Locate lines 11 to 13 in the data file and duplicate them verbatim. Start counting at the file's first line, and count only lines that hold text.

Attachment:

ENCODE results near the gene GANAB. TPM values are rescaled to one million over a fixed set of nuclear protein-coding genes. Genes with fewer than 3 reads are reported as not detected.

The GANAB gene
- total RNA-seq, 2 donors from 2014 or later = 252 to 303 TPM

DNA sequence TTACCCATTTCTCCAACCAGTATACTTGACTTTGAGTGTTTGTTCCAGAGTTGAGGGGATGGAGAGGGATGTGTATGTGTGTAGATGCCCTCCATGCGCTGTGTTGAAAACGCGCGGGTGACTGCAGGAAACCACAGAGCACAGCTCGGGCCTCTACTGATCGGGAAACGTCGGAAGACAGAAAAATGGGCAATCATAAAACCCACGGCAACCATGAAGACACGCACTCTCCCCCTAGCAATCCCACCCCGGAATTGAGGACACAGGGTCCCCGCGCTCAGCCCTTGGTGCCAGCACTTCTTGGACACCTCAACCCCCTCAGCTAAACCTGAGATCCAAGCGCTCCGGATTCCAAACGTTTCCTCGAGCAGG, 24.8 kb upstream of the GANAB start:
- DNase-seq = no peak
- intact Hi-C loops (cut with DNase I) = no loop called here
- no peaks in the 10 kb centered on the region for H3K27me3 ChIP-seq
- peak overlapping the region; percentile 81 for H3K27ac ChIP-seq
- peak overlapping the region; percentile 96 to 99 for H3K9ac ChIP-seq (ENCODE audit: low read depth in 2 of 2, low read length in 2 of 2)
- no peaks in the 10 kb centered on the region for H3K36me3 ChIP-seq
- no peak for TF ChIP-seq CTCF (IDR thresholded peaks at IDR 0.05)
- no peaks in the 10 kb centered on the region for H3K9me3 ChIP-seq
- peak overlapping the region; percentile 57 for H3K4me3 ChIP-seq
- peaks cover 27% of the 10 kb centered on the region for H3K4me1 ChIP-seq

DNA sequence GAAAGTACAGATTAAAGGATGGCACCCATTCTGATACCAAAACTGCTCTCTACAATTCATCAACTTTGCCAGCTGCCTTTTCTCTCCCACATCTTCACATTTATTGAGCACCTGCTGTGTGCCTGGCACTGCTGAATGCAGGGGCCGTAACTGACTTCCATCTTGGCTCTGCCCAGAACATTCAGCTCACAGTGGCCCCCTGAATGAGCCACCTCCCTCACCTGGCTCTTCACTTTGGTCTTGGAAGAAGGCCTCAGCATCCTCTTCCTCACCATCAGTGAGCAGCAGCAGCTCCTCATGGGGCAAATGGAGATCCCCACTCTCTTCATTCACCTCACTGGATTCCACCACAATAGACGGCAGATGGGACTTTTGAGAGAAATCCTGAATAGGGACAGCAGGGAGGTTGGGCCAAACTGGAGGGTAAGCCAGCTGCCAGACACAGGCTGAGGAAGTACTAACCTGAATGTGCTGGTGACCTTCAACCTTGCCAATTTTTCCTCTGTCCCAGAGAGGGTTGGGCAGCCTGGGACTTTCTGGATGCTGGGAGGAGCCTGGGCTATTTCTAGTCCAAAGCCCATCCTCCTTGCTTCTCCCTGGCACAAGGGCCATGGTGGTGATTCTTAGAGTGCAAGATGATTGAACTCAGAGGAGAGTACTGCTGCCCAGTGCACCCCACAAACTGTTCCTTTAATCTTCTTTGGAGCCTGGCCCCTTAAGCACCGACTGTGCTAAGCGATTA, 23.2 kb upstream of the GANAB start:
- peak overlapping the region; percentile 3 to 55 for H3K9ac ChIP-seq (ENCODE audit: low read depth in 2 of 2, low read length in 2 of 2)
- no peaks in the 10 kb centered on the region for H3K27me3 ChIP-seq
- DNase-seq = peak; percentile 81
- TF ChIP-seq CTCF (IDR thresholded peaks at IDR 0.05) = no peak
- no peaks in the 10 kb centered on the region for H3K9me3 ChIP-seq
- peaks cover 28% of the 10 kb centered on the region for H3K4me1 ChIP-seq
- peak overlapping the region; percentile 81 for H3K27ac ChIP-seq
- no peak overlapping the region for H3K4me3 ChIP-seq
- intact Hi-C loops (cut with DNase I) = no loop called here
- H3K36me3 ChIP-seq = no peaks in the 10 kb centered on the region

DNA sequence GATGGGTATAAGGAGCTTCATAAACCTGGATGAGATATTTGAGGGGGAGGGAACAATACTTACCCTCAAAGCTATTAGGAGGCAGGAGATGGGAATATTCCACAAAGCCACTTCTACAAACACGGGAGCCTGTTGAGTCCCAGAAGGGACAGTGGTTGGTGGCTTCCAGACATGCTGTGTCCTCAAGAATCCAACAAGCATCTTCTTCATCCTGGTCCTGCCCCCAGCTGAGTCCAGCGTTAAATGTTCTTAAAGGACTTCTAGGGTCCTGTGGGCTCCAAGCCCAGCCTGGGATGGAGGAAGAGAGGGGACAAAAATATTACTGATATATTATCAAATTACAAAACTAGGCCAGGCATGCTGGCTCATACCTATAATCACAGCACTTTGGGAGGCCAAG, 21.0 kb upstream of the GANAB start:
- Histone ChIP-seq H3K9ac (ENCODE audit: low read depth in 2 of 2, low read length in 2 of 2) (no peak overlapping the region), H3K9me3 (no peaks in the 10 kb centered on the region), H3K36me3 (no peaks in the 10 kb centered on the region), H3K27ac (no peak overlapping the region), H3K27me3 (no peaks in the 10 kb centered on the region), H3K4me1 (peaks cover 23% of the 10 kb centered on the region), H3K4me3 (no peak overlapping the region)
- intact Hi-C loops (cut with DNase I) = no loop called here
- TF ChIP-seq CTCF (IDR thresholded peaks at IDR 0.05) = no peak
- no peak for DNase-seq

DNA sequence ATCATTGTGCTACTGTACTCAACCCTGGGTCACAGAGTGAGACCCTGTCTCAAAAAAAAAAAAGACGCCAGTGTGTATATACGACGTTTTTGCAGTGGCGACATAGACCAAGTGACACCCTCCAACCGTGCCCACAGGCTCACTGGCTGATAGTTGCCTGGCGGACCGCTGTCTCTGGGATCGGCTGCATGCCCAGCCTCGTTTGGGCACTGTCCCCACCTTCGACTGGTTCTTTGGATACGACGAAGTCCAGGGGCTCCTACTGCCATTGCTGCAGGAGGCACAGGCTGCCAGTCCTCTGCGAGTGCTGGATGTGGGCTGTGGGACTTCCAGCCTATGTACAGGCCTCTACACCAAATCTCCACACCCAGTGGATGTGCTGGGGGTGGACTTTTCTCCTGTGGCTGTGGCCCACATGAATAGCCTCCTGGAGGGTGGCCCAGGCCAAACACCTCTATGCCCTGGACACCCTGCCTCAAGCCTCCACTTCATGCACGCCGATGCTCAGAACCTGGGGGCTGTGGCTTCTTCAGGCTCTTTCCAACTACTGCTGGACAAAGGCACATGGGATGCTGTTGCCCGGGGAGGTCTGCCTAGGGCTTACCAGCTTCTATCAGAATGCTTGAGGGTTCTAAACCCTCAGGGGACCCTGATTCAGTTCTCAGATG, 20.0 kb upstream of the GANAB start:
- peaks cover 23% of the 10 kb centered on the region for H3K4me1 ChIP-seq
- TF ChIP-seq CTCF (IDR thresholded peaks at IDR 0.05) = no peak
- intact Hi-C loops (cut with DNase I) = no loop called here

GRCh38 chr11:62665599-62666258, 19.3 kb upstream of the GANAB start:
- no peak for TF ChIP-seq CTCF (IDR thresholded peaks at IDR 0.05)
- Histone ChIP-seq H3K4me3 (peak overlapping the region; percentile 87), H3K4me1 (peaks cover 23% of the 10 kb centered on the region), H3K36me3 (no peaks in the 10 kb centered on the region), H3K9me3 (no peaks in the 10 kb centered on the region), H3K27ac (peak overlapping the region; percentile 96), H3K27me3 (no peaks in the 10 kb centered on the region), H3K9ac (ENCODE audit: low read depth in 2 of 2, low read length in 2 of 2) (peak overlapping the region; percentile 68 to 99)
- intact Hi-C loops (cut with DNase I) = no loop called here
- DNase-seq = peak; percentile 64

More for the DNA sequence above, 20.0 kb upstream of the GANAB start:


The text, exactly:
- no peak for TF ChIP-seq CTCF (IDR thresholded peaks at IDR 0.05)
- no peaks in the 10 kb centered on the region for H3K9me3 ChIP-seq
- peak overlapping the region; percentile 57 for H3K4me3 ChIP-seq